I find two insulting underlying reasoning schools at work were. One: Just because something is _perceivably_ akin to P&M, it sucks. Two: P&M implicitly suck.

Well, that’s it.

Genius

The Feynman Method

Richard Feynman was fond of giving the following advice on how to be a genius. You have to keep a dozen of your favorite problems constantly present in your mind, although by and large they will lay in a dormant state. Every time you hear or read a new trick or a new result, test it against each of your twelve problems to see whether it helps. Every once in a while there will be a hit, and people will say, “How did he do it? He must be a genius!”

Dev D

Color, Pathos, Neon, Blood, Helplessness, Orgasmic, Irredeemability, Red, Anguish, Nods, Honesty, As-is, Succumbing, Delirium, Insecurity, Psychedelia, Skin, Sigh, Bitter-as-coffee, Physical catharsis, Uncontrollable-lust, Random, Wanton, Appreciation-hierarchy, Feeling, Denim, Masochism, Yellow, Numb, Lonely, Cold, Vivid, Very vivid color.

I am happy.

Kanyadaan

Do not influence others. Especially subliminally. Especially with ideals which you have internalized after prolong profound pondering. That’s what Nath Devlalikar does. He makes his life an experiment in ideology, and lives to live the tragic consequences. Walking out of Prithvi Theater, I felt an almost biological urge to wail out the anguish I felt for the fallen hero.

Vijay Tendulkar’s Kanyadaan is the most hard-hitting play I have seen. Tragedy and irony have never come together so well. The motif of victim morphing to victimizer is brought in a brilliant fractal like way. Son-in-law torturing the daughter to victimize the ‘other’ society. Daughter comparing her ideological upbringing to a kind of crippling that she can never revert out of. The former acknowledged, the latter acted out brilliantly.

Adding to all the motifs and superb acting – is the strikingly powerful overarching theme itself. The inability to live a life the one preaches, and live it to completion, at whatever cost — that’s what hit me. I remain hit.

And so…..don’t preach.

There Will Be Blood

If you have been waiting for a film for a while, watching it alone in a theater is probably most satisfying. For various reasons, but the most important being – I don’t have to justify why the film is worth someone else’s time. It would have been a very tough sell in There Will Be Blood’s case.

I am not sure if it was Raja Sen’s review on Rediff that tipped it for me, or the bulging veins on Daniel Day-Lewis’s forehead in some best actor award nomination preview – I had to watch this one.

What’s my verdict? I am not sure. Morally corrupt love has always perturbed me. Oxymoron?

There are moments in this film, or vignettes, if you will, that showcase this very corrupt kind of love that elevate it above your usual saga. Love for what you stand for, what goes through your veins, on one side – and on the other side, you have love for another person whom you have internalized as your extension.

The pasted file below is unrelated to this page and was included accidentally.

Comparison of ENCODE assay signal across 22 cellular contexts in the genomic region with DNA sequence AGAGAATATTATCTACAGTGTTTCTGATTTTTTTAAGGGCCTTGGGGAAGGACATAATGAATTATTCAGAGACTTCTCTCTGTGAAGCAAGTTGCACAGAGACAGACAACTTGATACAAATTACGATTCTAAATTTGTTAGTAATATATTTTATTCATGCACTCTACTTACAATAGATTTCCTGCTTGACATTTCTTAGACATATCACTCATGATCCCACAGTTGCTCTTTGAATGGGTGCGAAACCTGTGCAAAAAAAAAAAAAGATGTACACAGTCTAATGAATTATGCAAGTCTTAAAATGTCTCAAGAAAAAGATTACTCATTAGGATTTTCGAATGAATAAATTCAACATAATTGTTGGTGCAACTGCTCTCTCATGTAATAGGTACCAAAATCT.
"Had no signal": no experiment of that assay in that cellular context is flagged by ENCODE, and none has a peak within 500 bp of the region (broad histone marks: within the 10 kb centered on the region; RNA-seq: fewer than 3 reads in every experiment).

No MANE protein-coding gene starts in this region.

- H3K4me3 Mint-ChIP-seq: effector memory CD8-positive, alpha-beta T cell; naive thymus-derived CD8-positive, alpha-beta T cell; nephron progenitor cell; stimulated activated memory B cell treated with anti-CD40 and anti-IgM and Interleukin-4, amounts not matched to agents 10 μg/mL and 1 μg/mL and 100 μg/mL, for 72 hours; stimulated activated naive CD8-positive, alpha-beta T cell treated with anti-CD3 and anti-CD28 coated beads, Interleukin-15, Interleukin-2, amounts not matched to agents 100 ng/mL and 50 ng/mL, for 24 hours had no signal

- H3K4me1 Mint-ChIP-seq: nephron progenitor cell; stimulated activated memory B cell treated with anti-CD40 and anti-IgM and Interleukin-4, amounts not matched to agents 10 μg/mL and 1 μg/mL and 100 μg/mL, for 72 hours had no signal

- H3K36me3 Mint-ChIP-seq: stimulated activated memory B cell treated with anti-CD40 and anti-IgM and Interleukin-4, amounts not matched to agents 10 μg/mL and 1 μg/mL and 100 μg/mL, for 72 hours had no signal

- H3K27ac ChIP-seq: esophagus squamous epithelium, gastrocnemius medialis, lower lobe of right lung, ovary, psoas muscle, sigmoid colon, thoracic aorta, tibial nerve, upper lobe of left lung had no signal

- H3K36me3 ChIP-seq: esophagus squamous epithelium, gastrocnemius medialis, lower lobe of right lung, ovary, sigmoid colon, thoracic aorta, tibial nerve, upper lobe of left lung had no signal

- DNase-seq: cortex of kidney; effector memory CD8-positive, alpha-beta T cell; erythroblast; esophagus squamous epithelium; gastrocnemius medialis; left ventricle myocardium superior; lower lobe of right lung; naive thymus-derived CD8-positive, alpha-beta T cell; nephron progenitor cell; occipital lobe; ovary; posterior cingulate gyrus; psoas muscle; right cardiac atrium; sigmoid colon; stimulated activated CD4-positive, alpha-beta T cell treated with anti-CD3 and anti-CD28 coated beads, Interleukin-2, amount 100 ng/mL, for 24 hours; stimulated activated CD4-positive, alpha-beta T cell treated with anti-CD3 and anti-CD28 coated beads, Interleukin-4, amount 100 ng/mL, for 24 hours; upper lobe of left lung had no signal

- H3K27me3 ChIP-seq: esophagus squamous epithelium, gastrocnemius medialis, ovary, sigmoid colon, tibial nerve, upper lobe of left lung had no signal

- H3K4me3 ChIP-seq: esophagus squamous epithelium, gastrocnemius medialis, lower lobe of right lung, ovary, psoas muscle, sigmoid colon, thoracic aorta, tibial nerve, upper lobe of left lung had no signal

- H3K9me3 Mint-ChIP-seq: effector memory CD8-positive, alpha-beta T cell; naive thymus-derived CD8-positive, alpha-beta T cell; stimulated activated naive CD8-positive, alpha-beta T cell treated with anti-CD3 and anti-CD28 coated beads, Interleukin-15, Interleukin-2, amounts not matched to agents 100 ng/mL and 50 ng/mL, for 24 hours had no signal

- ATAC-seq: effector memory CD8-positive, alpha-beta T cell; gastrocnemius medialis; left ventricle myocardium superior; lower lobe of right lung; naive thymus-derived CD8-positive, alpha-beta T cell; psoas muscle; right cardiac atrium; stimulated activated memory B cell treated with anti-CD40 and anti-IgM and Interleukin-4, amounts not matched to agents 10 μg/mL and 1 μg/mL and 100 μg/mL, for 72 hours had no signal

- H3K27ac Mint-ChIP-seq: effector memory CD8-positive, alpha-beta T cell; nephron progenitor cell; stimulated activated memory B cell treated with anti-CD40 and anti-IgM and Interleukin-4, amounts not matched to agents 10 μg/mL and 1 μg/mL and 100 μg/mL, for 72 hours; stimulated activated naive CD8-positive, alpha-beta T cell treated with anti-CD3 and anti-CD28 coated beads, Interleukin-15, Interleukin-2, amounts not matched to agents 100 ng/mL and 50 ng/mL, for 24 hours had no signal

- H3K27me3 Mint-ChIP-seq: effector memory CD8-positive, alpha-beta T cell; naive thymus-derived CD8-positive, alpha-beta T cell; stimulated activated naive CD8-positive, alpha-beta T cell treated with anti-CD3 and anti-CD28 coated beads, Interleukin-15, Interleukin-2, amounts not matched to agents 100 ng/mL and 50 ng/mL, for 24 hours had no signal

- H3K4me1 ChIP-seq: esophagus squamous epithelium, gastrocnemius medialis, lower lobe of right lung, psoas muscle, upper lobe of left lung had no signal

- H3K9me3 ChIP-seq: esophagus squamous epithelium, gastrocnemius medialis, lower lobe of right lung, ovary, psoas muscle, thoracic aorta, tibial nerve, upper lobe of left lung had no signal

ps: I walked out of the theater feeling somewhat like this.

The Long Tail of Blogging

Here’s what Nabokov said at the end of his literature-appreciation course:

“In this course I have tried to reveal the mechanism of those wonderful toys — literary masterpieces. I have tried to make of you good readers who read books not for the infantile purpose of identifying oneself with the characters, and not for the adolescent purpose of learning to live, and not for the academic purpose of indulging in generalizations. I have tried to teach you to read books for the sake of their form, their visions, their art. I have tried to teach you to feel a shiver of artistic satisfaction, to share not the emotions of the people in the book but the emotions of its author — the joys and difficulties of creation. We did not talk around books, about books; we went to the center of this or that masterpiece, to the live heart of the matter.”

Is this true? When I heard about Lolita, or more so, its purported story’s theme, I didn’t know that the book was about something else. But I know now. What if I didn’t? Or couldn’t? Would I have dismissed the book as a cheap attempt at erotica that’s not even there? Maybe.

The point is – When I write, I think of a certain type of reader who will get my allusions, and more importantly, whose appreciation hierarchy matches mine. The hope is to create something whose unravelling would thrill a reader – give that shiver of artistic satisfaction. I must also admit that, in retrospect, my posts from the past have given me more cringes than shivers.

Is that you? Not being able to believe that you could’ve written this? You should read some of the other stuff you’ve written.

The Master of Chess

“A Zugzwang!” – exclaimed Grandpa.

“So it seems” mused the other old man. He laid his over-sized black-framed glasses down on the floor and turned to me with a grandfatherly smile. “Your Grandpa will be stuck for a while.” He turned towards the old chess board again and gazed at it for a while before smiling back at me. “Do you know what a Zugzwang is?”

I nodded my ignorance. His grin became wider, and those stained yellow teeth, by themselves, were grinning at me now.

Grandpa seemed to come back to this world with a sigh – “Am resigning myself to resign today.” Before I could smile at the pun, he went on “I need a tea now. Yes, I think I need a tea now.”

I made them both some tea. These tea requests were always special to me. Grandpa loved the special Darjeeling flavor. His friend seemed to not mind. They sipped on it and the game continued.

Their chess was legendary in this part of the world. Grandpa was himself a national level player; FIDE rated players didn’t take his old school defensive game lightly. These days, he had picked up some of the newer styles and was runner up in the 80+ category last year.

Surprisingly, his friend had kept up somehow. Loans, deaths, and disease seemed to have not affected him; or at least, not his chess. He was here everyday morning; and Grandpa started each game with his old rival with a keenness that bordered on obsession.

The games went on. Grandpa won some, but lost many. Tea was served always.

Both of them are now dead. When grandpa’s rival died, I had gone there to pay my last respects. Few dusty books were lying around. I hadn’t known that he could read. A worn out chess book caught my attention and as I was going through it, I could see his wife smiling at me through similar stained teeth. She looked at the book in my hand and grimaced a little – “He hated chess. But he loved your tea.”